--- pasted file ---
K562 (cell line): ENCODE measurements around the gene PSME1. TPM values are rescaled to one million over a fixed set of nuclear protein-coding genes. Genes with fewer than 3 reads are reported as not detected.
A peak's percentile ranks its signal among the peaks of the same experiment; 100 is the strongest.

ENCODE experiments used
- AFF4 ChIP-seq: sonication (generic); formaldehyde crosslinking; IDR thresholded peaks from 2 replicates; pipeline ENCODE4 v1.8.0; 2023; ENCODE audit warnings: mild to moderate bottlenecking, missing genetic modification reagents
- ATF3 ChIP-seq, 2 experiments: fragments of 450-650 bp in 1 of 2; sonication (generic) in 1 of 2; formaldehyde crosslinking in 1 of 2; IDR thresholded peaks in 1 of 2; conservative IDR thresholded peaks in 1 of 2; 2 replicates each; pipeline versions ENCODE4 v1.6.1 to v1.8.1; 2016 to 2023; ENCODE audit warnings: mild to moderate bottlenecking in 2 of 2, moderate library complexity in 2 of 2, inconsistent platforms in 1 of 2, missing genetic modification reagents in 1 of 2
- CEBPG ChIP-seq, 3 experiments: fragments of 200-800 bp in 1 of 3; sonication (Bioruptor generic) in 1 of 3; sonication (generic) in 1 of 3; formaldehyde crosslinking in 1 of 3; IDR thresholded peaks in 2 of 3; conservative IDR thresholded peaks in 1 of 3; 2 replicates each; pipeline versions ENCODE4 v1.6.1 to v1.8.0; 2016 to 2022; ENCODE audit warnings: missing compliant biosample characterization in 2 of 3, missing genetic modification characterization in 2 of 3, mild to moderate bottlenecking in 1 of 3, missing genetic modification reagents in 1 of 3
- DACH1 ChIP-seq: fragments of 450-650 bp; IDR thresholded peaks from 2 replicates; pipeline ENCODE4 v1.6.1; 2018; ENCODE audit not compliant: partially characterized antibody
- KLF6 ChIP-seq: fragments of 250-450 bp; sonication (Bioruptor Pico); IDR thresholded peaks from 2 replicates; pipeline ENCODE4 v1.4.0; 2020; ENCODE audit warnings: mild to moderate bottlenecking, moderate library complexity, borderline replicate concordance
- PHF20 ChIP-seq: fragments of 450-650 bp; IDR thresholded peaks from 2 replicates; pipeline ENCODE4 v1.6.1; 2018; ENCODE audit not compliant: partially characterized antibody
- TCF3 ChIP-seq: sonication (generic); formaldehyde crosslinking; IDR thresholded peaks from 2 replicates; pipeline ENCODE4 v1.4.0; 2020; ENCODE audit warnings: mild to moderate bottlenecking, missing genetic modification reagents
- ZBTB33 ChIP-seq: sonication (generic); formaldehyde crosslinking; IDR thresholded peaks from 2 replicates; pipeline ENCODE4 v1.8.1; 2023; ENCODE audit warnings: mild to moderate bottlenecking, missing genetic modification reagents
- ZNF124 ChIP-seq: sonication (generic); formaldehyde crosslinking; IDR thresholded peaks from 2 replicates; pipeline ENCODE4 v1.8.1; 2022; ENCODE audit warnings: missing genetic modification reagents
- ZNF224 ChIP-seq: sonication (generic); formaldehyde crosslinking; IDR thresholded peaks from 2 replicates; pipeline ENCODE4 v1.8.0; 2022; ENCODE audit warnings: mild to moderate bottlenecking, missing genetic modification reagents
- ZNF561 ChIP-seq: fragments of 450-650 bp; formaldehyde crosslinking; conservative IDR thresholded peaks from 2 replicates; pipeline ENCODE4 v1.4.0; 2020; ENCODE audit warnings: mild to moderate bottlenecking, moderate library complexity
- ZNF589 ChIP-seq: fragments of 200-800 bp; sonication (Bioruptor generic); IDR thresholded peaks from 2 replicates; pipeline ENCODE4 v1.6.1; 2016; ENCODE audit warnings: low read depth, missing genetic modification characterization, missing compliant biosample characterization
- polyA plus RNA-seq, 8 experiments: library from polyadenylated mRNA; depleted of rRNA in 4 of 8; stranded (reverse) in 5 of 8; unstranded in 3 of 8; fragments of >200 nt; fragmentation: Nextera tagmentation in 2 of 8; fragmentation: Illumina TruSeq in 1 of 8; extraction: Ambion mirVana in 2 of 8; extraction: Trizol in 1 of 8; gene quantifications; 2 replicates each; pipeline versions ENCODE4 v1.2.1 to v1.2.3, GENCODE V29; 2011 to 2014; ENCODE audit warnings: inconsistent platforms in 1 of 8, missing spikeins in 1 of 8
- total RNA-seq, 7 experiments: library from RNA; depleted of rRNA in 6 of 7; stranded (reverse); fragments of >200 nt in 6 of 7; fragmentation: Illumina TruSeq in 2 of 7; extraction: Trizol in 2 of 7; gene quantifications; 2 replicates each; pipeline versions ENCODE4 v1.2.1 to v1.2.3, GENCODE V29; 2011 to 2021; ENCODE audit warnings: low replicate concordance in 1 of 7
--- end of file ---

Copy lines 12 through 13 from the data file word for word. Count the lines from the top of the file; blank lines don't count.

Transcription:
- ZNF124 ChIP-seq: sonication (generic); formaldehyde crosslinking; IDR thresholded peaks from 2 replicates; pipeline ENCODE4 v1.8.1; 2022; ENCODE audit warnings: missing genetic modification reagents
- ZNF224 ChIP-seq: sonication (generic); formaldehyde crosslinking; IDR thresholded peaks from 2 replicates; pipeline ENCODE4 v1.8.0; 2022; ENCODE audit warnings: mild to moderate bottlenecking, missing genetic modification reagents